An Inspector Calls

J B Priestley
Birnmingham Rep and touring

An Inspector Calls publicity image

Three young children play as an air-raid siren drones excruciatingly. They become frightened as they hear bombs exploding in the distance. Stirring music builds until the curtain comes up to reveal the Birling family house, elevated and splendid despite pouring rain.

It's an impressive start to Stephen Daldry's production - but Priestley intended the play to be set in 1912, so where did the bombs come from? All we know is that a bombshell is about to drop on the Birlings and none of them will ever be the same again.

Daldry's revival of one of the most popular plays ever written is full of profundities. He looks at it in a totally fresh way, as though this were the first time he'd tackled it - even though he's done it more times than some police inspectors have made arrests.

It appears there's little that's different from the previous reincarnation of An Inspector Calls: Ian MacNeil's amazing set is still there, Rick Fisher has done another superb job on the lighting and Stephen Warbeck's music is gripping, never degenerating into incidental background sounds.

Earlier productions have been criticised for their acting but on this occasion Daldry has an excellent cast, seven actors who complement one another and take the play to a new level.

Nicholas Day is a revelation as Inspector Goole. He may perform the role differently from what you might be expecting. He never resorts to hackneyed, overstated methods to appear mysterious, instead bringing out the manipulative, forceful and impatient aspects of the character as he sets out to bring down the Birlings one by one.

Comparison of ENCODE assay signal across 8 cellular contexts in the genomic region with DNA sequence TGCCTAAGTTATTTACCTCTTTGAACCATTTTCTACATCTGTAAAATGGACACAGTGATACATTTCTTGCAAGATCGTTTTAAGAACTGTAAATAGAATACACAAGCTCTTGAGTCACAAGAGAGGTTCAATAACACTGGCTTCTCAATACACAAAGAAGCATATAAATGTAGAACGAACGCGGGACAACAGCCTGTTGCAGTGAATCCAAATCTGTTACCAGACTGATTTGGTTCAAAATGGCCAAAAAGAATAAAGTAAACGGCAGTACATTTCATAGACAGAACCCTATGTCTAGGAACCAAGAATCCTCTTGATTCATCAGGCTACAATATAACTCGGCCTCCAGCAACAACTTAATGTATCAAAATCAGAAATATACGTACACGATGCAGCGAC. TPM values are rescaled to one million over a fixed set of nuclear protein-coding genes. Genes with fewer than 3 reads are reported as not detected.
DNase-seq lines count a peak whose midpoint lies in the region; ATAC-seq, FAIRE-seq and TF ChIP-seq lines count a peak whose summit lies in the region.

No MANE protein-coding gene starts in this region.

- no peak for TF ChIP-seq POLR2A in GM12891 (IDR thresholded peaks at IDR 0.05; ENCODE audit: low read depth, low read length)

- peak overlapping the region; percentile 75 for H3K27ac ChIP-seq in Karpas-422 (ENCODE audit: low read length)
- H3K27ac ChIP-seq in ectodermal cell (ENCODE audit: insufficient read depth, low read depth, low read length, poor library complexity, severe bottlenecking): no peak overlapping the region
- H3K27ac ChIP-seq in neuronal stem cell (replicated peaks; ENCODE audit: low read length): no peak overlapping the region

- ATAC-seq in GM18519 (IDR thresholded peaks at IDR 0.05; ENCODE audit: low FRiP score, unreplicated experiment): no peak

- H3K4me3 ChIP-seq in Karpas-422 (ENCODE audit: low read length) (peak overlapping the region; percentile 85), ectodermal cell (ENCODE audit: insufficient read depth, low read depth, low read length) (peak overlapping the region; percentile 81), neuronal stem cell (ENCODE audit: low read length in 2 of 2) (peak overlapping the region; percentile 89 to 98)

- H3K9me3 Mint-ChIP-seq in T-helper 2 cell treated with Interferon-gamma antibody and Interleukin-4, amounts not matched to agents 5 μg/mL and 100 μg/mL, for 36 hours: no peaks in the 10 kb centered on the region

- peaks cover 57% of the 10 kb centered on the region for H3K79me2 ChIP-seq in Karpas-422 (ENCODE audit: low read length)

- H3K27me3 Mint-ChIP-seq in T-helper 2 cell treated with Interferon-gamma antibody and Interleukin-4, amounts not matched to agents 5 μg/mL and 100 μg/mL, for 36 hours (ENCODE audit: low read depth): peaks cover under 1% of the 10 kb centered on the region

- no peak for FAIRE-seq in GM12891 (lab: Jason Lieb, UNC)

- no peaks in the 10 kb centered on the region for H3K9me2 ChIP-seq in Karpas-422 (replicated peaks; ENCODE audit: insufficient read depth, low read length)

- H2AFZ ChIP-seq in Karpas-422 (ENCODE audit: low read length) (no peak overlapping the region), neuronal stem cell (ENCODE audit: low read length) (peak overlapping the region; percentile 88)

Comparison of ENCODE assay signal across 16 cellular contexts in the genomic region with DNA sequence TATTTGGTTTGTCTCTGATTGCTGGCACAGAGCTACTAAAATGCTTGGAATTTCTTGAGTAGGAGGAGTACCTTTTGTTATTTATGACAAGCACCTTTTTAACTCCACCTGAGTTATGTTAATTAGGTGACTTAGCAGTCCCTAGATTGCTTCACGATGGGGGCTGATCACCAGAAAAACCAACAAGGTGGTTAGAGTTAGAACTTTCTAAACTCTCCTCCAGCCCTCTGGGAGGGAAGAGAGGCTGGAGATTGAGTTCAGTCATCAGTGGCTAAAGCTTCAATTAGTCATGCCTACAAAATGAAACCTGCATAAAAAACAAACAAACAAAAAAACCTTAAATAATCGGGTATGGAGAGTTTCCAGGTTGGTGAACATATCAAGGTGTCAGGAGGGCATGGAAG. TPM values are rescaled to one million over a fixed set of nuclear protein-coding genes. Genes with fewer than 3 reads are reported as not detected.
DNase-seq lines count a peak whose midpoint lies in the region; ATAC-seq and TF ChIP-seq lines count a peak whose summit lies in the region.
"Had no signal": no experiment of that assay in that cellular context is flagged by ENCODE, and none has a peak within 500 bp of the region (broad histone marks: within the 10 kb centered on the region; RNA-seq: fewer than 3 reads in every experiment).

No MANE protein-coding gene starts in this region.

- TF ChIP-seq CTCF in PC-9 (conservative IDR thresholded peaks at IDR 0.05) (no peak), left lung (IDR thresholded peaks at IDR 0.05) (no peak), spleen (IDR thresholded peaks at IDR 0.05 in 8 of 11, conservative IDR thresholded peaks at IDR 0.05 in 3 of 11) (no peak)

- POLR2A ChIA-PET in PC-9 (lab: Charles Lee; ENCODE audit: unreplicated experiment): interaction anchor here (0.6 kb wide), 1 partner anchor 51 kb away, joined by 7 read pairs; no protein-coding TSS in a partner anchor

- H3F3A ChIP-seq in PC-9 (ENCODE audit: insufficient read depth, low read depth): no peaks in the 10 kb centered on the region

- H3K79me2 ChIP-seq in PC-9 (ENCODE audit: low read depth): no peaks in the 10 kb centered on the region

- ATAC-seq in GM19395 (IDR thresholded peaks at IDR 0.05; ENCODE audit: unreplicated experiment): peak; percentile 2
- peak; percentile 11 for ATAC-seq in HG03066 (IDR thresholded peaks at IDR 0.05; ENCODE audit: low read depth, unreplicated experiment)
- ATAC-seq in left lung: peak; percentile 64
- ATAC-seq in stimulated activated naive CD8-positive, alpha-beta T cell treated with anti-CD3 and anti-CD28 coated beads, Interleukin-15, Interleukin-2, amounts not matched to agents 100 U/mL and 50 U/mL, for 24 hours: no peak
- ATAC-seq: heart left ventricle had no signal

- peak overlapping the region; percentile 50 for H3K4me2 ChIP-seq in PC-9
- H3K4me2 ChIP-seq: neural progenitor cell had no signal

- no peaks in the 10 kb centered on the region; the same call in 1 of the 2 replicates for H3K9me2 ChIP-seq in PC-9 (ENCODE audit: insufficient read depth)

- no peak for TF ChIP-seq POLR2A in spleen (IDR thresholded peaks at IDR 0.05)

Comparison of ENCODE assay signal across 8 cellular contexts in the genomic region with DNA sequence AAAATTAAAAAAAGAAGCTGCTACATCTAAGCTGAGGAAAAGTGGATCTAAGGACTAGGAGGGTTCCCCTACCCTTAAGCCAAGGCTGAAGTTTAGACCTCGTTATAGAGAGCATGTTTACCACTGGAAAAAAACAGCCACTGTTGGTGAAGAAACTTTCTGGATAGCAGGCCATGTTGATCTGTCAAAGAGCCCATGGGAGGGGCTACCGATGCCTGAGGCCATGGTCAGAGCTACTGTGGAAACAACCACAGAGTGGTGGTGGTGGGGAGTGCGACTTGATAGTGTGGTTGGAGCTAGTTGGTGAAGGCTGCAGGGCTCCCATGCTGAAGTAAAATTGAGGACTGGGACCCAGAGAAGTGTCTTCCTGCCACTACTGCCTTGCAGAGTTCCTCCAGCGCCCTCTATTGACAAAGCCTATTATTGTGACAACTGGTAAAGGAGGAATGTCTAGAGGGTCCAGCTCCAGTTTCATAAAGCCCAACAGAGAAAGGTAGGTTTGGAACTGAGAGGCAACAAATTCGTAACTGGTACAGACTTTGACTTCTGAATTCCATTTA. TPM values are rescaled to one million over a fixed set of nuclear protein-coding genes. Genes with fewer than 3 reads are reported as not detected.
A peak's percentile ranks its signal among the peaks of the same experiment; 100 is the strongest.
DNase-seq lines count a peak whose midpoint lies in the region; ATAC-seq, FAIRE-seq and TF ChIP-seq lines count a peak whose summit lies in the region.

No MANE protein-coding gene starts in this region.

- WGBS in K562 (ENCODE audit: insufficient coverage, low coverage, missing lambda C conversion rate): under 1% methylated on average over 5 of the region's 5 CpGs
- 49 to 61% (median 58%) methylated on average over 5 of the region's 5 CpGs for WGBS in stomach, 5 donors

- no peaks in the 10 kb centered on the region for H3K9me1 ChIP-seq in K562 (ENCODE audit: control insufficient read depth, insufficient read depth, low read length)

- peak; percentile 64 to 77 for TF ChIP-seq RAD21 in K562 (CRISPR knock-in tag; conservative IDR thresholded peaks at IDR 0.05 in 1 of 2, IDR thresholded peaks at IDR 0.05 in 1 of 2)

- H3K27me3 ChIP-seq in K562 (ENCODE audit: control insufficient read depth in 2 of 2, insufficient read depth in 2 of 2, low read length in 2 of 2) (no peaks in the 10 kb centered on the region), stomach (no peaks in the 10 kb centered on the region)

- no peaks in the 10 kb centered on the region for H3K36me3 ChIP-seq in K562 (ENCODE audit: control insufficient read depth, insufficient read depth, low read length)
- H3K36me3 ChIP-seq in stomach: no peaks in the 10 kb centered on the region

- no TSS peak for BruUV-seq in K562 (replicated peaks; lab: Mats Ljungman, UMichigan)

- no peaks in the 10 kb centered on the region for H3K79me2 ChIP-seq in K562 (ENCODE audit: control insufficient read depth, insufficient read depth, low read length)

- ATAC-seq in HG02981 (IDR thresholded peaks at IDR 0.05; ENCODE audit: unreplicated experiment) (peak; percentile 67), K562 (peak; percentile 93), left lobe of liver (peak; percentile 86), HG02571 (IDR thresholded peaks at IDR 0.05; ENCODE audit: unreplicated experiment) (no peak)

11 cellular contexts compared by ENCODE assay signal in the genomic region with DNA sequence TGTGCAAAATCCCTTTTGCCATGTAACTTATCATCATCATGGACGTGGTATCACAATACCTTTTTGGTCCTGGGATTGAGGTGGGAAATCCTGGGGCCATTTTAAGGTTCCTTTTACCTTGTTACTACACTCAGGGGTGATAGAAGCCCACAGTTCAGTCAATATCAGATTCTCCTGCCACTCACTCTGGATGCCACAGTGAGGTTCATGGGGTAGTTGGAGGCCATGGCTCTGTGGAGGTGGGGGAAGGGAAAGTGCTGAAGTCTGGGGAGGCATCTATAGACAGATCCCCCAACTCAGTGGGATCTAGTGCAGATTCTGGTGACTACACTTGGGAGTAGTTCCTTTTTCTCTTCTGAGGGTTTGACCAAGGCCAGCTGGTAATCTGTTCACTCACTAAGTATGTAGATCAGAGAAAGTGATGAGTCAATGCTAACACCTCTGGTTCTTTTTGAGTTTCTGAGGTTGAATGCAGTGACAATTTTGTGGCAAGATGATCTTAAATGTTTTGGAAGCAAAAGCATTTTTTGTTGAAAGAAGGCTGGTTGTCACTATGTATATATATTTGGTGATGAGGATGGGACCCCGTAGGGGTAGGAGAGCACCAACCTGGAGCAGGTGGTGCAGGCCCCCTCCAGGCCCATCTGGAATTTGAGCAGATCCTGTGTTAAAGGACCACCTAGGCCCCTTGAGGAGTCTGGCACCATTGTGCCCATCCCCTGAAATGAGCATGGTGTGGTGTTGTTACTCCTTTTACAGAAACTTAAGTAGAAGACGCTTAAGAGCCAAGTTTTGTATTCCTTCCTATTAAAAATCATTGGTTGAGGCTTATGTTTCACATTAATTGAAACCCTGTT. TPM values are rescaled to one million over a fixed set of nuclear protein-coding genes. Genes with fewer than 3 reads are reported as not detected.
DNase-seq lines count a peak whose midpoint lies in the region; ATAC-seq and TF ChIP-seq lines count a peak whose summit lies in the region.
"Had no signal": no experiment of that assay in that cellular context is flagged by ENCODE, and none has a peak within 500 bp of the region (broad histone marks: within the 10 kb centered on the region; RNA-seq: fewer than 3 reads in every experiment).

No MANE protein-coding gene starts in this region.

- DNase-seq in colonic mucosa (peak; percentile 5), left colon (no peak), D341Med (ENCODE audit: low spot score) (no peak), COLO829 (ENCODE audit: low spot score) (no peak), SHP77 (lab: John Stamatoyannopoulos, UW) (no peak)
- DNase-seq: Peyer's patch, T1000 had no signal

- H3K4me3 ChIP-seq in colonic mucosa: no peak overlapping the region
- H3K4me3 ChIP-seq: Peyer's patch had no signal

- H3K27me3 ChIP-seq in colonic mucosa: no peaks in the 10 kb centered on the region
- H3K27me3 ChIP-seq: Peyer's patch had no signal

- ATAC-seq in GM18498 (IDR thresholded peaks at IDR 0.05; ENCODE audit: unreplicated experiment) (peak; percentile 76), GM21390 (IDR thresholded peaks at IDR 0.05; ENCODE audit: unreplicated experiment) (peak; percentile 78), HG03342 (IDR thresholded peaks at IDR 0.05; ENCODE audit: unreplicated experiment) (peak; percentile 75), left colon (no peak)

Sandra Duncan reprises her role as Sybil Birling, having played it for the Rep two years ago. You don't need to be a detective to understand why. She's outstanding as the snooty, self-important, remorseless woman who can't see what she's done wrong even when it's brutally pointed out to her.

I also enjoyed David Roper's portrayal of the head of the family Arthur Birling, a bombastic businessman whose misplaced morals mean he's interested only in not being found out.

Katie McGuinness gives a lively interpretation of Sheila Birling, poignantly delivering one of the most revealing lines of the night: "We aren't the same people who sat down to dinner."

Nick Barber throws himself wholeheartedly into the role of Eric Birling whose conscience gets the better of him as only he and Sheila come out of their experience with any repentance.

Mark Healey is just as impressive as the stoical Gerald Croft while Elizabeth Ross gives Edna the maid purpose and spirit.

Daldry's production which doesn't have an interval races along at times yet it's perfectly paced, with tension often rising almost unbearably through silence.

If you've never seen An Inspector Calls before, this version will prove a remarkable experience. If you think you've had your fill of this often-performed masterpiece, go to see it anyway - this version takes the play to new heights. It's a stunning production and there are so many layers which you may never have noticed before that you'll be discussing it long after you come out of the theatre.

"An Inspector Calls" runs at the Rep until February 19th, then tours to Wimbledon, Stoke, Newcastle-upon-Tyne, Wolverhampton, Glasgow, Swansea, Southampton, Cheltenham, Coventry, Poole, Salford, Canterbury, Woking, Bath, Nottingham and Oxford.

Philip Fisher reviewed the original production when it transferred to London's Playhouse in 2001 and Kevin Catchpole reviewed this touring version at the Mayflower, Southampton, as did Pete Wood at the Everyman, Cheltenham.

Reviewer: Steve Orme

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